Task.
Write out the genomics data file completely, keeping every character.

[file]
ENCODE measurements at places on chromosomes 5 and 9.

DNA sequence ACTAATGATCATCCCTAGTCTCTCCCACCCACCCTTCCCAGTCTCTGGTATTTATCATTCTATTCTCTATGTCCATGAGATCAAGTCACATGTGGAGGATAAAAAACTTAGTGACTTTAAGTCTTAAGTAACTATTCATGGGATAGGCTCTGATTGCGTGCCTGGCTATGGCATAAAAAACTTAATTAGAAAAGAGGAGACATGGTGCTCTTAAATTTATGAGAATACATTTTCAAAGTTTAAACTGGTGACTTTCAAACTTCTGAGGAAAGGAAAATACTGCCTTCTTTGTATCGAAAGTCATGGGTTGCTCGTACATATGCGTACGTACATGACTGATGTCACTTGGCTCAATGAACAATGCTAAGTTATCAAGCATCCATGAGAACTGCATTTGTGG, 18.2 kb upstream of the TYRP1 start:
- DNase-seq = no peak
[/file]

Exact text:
ENCODE measurements at places on chromosomes 5 and 9.

DNA sequence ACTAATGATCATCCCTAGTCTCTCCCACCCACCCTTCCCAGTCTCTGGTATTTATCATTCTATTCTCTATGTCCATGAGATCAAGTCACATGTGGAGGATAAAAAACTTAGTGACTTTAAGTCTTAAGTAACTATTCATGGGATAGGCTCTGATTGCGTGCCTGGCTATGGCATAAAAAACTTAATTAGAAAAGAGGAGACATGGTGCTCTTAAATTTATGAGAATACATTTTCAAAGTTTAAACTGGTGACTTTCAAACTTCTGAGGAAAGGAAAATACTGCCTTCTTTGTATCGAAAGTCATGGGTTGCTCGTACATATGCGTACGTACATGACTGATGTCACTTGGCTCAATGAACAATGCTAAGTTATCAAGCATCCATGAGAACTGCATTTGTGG, 18.2 kb upstream of the TYRP1 start:
- DNase-seq = no peak